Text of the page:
Urticaria Urticaria Urticaria consists of migratory, well-circumscribed, erythematous, pruritic plaques on the skin. Urticaria also may be accompanied by angioedema, which results from mast cell and basophil activation... read more Urticaria (wheals or hives) is characterized by elevated lesions caused by localized edema. Wheals are pruritic and red. Wheals are a common manifestation of hypersensitivity to drugs, stings or bites, autoimmunity, and, less commonly, physical stimuli including temperature, pressure, and sunlight. The typical wheal lasts < 24 hours.

Erosions are open areas of skin that result from loss of part or all of the epidermis. Erosions can be traumatic or can occur with various inflammatory or infectious skin diseases. An excoriation is a linear erosion caused by scratching, rubbing, or picking.

Purpura is a larger area of hemorrhage that may be palpable. Palpable purpura is considered the hallmark of leukocytoclastic vasculitis. Purpura may indicate a coagulopathy. Large areas of purpura may be called ecchymoses or, colloquially, bruises.

Scars are areas of fibrosis that replace normal skin after injury. Some scars become hypertrophic or thickened and raised. Keloids Keloids Keloids are smooth overgrowths of fibroblastic tissue that arise in an area of injury (eg, lacerations, surgical scars, truncal acne) or, occasionally, spontaneously. Keloids are more frequent... read more Keloids are hypertrophic scars that extend beyond the original wound margin.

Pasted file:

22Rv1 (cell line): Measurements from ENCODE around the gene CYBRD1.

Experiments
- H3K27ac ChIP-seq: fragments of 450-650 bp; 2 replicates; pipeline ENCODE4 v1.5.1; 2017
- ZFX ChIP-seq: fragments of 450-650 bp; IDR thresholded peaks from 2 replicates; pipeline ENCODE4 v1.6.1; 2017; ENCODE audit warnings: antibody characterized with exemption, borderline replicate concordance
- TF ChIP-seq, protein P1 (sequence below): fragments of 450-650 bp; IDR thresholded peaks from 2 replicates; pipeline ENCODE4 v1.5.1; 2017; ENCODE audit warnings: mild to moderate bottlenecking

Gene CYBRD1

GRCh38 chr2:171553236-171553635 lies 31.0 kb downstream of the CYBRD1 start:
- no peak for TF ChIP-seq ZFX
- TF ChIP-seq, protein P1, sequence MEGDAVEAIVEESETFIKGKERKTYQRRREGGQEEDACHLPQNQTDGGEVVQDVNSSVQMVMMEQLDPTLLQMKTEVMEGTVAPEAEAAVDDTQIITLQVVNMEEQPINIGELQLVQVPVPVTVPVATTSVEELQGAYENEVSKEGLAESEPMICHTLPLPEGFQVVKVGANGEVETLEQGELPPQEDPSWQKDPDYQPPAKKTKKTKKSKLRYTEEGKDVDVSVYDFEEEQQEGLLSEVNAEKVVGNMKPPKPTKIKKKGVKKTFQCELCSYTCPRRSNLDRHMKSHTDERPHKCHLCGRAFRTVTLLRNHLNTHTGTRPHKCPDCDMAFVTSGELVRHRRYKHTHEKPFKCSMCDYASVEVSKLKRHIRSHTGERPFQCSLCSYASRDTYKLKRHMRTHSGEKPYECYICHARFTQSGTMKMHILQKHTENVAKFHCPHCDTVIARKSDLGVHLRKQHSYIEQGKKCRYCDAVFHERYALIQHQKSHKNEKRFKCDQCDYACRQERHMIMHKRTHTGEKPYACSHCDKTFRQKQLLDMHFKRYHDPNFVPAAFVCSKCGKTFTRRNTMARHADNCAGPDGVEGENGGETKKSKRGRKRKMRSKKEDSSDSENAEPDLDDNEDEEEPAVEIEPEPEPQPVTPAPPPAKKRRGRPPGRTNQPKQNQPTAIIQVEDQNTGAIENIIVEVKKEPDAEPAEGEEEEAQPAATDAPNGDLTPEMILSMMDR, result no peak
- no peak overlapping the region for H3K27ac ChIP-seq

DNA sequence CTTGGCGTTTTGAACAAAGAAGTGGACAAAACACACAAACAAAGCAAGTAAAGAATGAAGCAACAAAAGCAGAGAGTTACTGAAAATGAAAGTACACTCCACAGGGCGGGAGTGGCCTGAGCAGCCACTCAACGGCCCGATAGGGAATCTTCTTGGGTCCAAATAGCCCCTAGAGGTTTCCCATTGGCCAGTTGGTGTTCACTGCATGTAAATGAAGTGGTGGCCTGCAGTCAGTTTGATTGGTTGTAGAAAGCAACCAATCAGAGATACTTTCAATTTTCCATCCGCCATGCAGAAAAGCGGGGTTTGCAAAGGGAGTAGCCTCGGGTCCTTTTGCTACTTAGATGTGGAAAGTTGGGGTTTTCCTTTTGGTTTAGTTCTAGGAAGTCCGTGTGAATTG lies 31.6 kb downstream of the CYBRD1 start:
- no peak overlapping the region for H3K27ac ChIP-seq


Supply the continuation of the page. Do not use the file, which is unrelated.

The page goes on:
Lesion Configuration (Secondary Morphology)

Configuration is the shape of single lesions and the arrangement of clusters of lesions.

Linear lesions take on the shape of a straight line and are suggestive of some forms of contact dermatitis Contact Dermatitis Contact dermatitis is inflammation of the skin caused by direct contact with irritants (irritant contact dermatitis) or allergens (allergic contact dermatitis). Symptoms include pruritus and... read more Contact Dermatitis , linear epidermal nevi, and lichen striatus. Traumatically induced lesions, including excoriations caused by the patient's fingernails, are typically linear.

Reticulated lesions have a lacy or networked pattern. Examples include cutis marmorata and livedo reticularis.

Texture of Skin Lesions

Some skin lesions have visible or palpable texture that suggests a diagnosis.

Lichenification is thickening of the skin with accentuation of normal skin markings; it results from repeated scratching or rubbing.

Induration, or deep thickening of the skin, can result from edema, inflammation, or infiltration, including by cancer. Indurated skin has a hard, resistant feeling. Induration is characteristic of panniculitis Panniculitis Panniculitis describes inflammation of the subcutaneous fat that can result from multiple causes. Diagnosis is by clinical evaluation and biopsy. Treatment depends on the cause. (See also Erythema... read more Panniculitis , some skin infections, and cutaneous metastatic cancers.